@MarsCuriosity tweeted about 30 mins ago, it's deployed its mast now!
" The Mars-trekking Curiosity rover has beamed back the first 3D image of the dusty terrain it's trundling across"
Is it trundling yet?
I wondered that - pretty sure that the FBI would be rather far from their jurisdiction in New Zealand. Also thought their mandate was for "crimes against the US", not "infringements against copyright of US companies"
If my job were working on space programmes, I think I'd be motivated to 80 hour weeks too :-)
"At a press conference today, NASA suggested the latter is about to get a workout, with panellists saying the Rover's flight computer needs an upgrade before it can start to perform sophisticated experiments."
Is it still a flight computer? Or is that the point of the upgrade, they're changing it from a flight computer to a drive/rover computer?
If you'd seen the women in Cardiff, you'd understand the ovine preference... fnaar, fnaar...
On a serious note though, SMS isn't really the main part of the story, the system could use any communication medium.
Spot on. Plus they won't be considering any potential lost synergy benefits on the overall budget of the NHS.
" This not only foiled keyloggers but I discovered that the characters get "converted""
"Head of Security" discovers that Wingdings is just a bloody font... In other news, he flies to the moon powered only by his own sense of illusion.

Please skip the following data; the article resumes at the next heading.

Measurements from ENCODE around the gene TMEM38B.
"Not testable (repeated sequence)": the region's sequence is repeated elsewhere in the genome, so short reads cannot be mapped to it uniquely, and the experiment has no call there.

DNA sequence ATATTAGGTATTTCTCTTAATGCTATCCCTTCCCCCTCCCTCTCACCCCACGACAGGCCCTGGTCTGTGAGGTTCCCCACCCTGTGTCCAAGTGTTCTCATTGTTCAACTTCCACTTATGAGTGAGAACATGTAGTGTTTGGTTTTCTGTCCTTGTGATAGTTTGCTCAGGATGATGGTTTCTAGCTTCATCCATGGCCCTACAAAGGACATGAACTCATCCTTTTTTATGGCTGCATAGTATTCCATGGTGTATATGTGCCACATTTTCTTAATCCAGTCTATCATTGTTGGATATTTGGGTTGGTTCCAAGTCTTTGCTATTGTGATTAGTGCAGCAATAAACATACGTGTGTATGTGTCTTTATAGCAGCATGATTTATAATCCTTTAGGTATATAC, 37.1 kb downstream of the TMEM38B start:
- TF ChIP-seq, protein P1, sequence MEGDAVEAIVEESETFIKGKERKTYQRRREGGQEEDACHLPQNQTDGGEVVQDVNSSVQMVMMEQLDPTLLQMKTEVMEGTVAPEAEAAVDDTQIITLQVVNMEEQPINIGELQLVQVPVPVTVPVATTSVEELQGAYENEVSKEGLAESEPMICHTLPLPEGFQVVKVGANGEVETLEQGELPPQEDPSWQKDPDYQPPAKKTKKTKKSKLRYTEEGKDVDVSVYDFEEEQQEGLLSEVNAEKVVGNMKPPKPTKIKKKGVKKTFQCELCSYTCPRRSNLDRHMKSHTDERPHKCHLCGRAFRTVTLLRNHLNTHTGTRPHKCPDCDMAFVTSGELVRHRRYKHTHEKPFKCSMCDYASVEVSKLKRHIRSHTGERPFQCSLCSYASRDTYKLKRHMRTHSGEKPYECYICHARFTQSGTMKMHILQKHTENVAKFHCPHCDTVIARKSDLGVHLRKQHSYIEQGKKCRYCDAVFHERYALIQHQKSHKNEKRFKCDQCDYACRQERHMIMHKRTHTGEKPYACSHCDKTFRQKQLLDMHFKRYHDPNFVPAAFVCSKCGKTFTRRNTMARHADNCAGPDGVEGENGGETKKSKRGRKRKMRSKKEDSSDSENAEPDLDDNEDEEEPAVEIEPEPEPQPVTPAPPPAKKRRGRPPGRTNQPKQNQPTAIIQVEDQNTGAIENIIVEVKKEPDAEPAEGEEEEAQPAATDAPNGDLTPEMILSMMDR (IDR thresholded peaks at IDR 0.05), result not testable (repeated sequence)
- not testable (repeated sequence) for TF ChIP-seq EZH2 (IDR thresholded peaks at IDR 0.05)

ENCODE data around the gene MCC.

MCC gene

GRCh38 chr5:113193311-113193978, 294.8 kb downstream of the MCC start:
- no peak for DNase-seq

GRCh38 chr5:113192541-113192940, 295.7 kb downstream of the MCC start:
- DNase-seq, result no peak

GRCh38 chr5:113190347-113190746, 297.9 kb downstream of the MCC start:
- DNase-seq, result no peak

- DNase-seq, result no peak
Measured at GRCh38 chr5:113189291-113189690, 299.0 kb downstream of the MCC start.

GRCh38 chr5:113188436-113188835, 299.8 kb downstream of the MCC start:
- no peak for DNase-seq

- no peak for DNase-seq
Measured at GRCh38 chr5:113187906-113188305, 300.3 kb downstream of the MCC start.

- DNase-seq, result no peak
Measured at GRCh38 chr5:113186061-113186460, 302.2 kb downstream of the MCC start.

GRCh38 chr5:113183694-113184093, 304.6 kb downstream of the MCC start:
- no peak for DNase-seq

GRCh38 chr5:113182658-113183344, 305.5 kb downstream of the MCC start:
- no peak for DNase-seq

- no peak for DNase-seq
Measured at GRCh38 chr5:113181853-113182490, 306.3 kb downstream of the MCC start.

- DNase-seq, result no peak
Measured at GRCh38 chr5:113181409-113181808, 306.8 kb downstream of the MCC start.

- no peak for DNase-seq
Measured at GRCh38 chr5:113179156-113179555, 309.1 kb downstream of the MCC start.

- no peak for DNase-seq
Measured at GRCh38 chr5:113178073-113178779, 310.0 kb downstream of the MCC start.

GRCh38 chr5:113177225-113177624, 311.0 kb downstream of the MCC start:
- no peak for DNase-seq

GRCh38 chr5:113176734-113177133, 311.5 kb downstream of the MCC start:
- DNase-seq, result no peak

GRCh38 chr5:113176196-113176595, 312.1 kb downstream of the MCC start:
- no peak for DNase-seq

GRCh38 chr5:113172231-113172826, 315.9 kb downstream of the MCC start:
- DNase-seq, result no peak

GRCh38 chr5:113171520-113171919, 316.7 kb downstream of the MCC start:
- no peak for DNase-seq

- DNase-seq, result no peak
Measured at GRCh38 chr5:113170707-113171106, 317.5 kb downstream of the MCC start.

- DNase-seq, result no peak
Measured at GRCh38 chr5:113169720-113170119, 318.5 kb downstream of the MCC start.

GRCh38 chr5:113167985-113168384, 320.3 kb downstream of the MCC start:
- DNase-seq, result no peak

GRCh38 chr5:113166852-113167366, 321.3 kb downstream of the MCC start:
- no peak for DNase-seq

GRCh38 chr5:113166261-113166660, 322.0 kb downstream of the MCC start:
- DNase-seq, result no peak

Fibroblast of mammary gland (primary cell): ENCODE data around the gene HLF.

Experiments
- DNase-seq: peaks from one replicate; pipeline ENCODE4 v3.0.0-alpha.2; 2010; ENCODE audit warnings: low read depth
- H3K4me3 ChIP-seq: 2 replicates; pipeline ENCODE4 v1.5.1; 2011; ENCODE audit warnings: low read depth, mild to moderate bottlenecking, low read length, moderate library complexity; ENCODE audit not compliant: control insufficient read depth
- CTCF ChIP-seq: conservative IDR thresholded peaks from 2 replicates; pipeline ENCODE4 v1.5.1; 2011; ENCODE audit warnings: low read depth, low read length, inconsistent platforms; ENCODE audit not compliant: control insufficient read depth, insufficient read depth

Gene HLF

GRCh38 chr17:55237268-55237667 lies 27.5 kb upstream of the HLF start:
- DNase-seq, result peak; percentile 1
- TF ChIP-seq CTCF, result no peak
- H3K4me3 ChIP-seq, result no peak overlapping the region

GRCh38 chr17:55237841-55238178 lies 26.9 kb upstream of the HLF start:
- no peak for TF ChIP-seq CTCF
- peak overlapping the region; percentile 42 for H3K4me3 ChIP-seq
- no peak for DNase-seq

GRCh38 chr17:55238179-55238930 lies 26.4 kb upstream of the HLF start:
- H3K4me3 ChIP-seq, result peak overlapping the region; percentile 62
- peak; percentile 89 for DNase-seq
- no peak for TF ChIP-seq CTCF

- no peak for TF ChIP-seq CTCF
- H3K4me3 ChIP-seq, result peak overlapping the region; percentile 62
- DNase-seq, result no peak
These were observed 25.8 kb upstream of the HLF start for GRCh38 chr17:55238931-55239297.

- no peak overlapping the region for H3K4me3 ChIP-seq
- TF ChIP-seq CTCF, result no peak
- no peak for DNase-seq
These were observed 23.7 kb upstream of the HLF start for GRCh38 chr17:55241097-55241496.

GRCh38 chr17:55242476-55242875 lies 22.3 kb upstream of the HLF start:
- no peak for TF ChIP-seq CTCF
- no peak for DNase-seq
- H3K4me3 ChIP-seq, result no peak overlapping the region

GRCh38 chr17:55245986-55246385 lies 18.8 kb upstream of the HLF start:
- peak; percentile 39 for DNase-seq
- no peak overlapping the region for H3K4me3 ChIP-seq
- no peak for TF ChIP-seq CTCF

Strictly speaking, you give a guy a torch and a nice blue uniform and have him guard a small lock-up in Norwich, he's "head of security"...
But realistically I think we're being trolled good and proper
And you've posted an extreme example. "D£1A$?" would generally be seen as stronger than "twowords" despite the latter being longer.
All of the above is true, if and only if the attacker was using a brute force using all ASCII characters, instead of a dictionary attack (with some combinations in your case) or rainbow tables which are much more common attacks.
Plus you've also selectively picked your quote and ignored where the article points out that length is a factor of strength anyway.
"What do you mean password strength does not rely on length?"
Who said that? The article says password strength is more important than length alone, but also acknowledges that length is a factor in working out strength.
But no, 1234567890 isn't many many many more times secure than, say D¬s£_"
Liquid fuel would need an oxygen supply, which isn't available at the launch altitude. Unless you can think of a simple way of storing and carrying LOX with the payload?
Just wondered (once a PM, always a PM...) what the timeline of events was for LOHAN? Is there any form of indication of the launch date yet, or at least a sequence of events to see what problems or stages are next?
If only because you surely want to utter the words "I love it when a plan comes together" at some point?